The civil rights struggle was convulsing the nation, its violence broadcast into every living room. Against this fraught background, Sidney Poitier emerged as an image of dignity, discipline, and moral authority. Here was the picture-perfect black man, helping German nuns build a chapel in The Lilies of the Field and overcoming the prejudices of recalcitrant students in To Sir with Love, a redneck sheriff in In the Heat of the Night, and a prospective father-in-law in Guess Who’s Coming to Dinner. In his characters’ restrained responses to white people’s ignorance and bad behavior, Poitier represented racial reconciliation and reciprocal respectthe “Poitier effect” that Sharon Willis traces through cinema and television from the civil rights era to our own.
The Poitier effect, in Willis’s account, is a function of white wishful thinking about race relations. It represents a dream of achieving racial reconciliation and equality without any substantive change to the white world. This notion of change without change conforms smoothly with a fantasy of colorblindness, a culture in which difference makes no difference. Willis demonstrates how Poitier’s embodiment of such a fantasy figures in the popular cinema of the civil rights eraand reasserts itself in recent melodramas such as The Long Walk Home, Pleasantville, Far from Heaven, and The Help.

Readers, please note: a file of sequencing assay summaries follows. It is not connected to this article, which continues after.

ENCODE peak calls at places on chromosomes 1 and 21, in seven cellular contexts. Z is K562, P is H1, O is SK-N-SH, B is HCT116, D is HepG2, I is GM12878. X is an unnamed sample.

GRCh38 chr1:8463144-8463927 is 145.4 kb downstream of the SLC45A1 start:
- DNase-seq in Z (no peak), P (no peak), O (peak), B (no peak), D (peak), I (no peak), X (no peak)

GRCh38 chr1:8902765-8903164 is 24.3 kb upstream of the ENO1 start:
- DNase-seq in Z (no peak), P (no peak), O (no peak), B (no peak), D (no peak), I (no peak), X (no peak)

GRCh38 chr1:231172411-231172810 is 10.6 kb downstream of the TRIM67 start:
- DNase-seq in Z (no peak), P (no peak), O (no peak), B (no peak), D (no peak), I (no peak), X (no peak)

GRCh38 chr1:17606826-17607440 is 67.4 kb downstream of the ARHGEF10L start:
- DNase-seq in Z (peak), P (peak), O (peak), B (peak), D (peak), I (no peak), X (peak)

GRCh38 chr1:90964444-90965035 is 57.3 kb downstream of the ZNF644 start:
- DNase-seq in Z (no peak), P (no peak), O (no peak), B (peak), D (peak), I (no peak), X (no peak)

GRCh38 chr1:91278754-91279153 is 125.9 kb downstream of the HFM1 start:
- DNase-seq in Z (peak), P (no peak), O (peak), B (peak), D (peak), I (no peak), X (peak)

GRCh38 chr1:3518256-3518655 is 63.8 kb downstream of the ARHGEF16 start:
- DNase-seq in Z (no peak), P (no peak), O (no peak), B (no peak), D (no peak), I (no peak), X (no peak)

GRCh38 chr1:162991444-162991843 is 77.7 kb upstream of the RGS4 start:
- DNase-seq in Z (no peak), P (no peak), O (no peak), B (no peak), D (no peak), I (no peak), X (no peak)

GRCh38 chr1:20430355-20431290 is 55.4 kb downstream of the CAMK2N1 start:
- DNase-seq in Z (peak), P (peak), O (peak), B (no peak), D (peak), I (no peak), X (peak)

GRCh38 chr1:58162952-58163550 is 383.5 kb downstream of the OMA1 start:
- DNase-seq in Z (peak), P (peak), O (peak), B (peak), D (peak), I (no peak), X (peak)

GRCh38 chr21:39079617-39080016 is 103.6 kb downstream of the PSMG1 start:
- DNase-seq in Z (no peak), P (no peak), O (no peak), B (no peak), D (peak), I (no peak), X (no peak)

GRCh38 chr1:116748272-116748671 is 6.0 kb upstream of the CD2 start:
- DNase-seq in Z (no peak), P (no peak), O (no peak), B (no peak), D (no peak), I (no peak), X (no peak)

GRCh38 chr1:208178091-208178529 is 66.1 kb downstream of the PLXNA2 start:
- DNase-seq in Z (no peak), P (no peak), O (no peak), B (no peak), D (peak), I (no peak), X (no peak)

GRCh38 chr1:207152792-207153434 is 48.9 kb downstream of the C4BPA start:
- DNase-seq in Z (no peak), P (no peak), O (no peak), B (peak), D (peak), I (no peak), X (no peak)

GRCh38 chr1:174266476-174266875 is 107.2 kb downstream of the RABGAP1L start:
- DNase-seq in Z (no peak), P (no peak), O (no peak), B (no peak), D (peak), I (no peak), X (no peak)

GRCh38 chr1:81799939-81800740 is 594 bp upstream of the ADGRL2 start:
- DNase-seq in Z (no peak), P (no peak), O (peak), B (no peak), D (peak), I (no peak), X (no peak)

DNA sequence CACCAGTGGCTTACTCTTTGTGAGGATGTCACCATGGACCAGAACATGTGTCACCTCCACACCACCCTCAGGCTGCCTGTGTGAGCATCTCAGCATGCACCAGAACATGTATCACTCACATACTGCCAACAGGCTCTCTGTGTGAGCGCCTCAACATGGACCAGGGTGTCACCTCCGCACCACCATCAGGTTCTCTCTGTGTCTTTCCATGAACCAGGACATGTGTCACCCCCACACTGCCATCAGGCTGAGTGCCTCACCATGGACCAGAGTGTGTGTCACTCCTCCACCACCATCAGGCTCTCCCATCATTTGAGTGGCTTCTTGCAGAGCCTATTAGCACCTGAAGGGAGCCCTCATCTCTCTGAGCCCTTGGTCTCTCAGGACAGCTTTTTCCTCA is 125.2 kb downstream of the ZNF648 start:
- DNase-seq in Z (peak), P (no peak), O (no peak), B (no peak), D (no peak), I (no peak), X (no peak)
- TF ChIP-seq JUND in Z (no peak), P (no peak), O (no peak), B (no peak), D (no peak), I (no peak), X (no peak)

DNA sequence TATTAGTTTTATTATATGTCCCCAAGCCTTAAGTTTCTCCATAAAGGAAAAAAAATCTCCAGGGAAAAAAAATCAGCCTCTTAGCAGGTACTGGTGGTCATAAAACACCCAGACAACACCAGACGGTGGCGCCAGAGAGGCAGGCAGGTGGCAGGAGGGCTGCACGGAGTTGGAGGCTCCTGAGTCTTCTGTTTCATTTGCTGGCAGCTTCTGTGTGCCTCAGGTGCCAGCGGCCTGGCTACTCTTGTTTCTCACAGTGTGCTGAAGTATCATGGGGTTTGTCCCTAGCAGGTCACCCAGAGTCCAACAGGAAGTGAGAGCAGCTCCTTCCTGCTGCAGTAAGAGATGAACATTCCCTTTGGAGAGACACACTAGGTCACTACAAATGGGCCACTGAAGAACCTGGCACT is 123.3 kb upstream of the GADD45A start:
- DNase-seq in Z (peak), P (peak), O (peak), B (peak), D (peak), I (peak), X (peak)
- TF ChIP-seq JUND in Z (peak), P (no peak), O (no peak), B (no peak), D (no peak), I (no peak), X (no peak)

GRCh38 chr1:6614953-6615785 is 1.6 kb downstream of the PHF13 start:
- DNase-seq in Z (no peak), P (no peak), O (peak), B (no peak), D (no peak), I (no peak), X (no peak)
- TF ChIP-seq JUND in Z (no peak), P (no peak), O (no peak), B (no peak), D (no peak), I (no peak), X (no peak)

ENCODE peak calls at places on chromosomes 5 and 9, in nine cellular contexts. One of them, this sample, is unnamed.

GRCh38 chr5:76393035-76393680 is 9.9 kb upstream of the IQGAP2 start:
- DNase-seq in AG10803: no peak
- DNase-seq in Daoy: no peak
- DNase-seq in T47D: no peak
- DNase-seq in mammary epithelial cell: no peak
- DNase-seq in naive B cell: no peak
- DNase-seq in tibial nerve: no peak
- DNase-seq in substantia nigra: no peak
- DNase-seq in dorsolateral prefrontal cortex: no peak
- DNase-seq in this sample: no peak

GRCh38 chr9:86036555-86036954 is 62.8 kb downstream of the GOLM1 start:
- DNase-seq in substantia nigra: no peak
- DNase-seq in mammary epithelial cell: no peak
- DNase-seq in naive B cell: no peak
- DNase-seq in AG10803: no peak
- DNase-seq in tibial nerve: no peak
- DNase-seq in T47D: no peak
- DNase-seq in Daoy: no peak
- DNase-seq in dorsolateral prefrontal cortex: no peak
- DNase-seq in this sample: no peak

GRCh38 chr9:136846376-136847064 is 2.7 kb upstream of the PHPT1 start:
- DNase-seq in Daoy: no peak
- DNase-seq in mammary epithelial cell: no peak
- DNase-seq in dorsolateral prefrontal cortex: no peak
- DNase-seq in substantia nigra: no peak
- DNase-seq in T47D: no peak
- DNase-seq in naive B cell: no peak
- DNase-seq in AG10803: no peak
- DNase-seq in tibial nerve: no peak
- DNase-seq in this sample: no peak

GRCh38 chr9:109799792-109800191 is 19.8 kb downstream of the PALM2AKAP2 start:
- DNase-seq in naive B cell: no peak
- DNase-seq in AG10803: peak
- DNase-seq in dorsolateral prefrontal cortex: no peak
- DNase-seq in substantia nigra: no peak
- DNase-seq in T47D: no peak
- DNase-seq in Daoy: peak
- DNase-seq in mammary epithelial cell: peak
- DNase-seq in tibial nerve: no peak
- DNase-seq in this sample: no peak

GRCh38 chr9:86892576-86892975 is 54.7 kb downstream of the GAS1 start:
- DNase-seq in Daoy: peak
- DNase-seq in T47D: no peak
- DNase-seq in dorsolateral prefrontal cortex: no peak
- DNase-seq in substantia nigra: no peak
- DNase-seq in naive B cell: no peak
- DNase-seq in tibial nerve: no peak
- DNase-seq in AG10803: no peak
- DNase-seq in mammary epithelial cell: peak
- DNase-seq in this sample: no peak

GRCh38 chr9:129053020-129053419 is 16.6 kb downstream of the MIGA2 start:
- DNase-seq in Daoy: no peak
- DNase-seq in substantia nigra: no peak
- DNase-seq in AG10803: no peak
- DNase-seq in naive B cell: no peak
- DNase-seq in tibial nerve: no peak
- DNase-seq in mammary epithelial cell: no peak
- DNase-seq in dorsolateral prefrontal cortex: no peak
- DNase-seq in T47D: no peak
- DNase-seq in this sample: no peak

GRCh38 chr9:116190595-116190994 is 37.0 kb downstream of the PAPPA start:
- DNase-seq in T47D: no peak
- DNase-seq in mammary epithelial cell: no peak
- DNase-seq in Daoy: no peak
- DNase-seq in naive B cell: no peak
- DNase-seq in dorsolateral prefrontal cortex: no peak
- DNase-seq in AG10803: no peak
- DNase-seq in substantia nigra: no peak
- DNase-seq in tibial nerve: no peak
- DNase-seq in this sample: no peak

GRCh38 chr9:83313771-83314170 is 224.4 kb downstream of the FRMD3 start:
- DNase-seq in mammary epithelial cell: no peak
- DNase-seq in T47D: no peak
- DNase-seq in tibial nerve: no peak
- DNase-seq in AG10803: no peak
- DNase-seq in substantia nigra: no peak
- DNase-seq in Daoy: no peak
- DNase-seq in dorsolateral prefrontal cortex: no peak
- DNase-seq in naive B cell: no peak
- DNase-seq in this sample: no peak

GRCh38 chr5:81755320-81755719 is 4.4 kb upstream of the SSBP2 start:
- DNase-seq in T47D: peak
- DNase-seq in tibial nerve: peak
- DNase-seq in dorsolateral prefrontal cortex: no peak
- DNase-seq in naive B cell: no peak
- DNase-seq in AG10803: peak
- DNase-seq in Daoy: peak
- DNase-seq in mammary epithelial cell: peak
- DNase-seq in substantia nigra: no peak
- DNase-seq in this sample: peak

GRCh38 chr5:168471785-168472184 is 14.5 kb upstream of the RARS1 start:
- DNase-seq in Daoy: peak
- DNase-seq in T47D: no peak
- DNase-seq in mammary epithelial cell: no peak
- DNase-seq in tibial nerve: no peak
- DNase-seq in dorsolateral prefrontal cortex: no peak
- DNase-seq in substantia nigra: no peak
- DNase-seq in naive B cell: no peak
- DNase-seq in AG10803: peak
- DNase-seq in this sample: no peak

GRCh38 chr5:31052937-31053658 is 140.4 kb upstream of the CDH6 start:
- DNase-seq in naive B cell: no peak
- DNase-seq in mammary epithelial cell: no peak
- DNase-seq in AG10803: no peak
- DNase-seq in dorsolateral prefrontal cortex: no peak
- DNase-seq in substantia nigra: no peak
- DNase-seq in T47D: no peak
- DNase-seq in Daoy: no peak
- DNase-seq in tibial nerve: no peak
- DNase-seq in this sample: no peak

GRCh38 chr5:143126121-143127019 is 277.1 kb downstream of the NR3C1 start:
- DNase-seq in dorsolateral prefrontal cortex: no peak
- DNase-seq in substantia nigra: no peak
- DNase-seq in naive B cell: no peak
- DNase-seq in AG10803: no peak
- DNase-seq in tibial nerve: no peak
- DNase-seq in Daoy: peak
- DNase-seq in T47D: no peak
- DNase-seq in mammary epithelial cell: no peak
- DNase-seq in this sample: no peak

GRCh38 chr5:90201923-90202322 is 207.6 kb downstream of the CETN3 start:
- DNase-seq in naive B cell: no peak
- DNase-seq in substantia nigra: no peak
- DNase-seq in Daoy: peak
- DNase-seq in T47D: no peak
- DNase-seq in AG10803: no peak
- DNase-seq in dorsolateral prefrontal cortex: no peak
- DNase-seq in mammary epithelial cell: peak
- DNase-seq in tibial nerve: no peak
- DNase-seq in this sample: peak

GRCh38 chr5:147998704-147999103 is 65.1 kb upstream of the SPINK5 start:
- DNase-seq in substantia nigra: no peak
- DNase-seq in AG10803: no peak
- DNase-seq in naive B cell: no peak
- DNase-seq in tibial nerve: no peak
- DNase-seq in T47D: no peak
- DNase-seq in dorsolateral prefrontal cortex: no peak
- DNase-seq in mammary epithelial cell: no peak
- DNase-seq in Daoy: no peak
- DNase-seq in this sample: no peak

From change without change to change we can believe in, her book reveals how the Poitier effect, complicated by contemporary ideas about feminism, sexuality, and privilege, continues to inform our collective memory as well as our visions of a postracial society.
|Publisher:||University of Minnesota Press|
|Product dimensions:||8.30(w) x 5.50(h) x 0.70(d)|
About the Author
Sharon Willis is professor of art history and visual and cultural studies at the University of Rochester. A coeditor of Camera Obscura, she is also the author of High Contrast: Race and Gender in Contemporary Hollywood Film and Marguerite Duras: Writing on the Body, as well as many essays on contemporary cinema.
Table of Contents
PrefaceIntroduction: Racial Pedagogy and the Magical Negro 1. Passing Through: The Obsessive Sameness of Sidney Poitier2. Feminism as Alibi: When White Women Encounter Color3. The Lure of Retrospectatorship: Hitting the False Notes in Far from Heaven4. Black Authenticity and the Ambivalent Icon: Keeping It Real in Talk to MeConclusion: Chasing SidneyAcknowledgmentsNotesIndex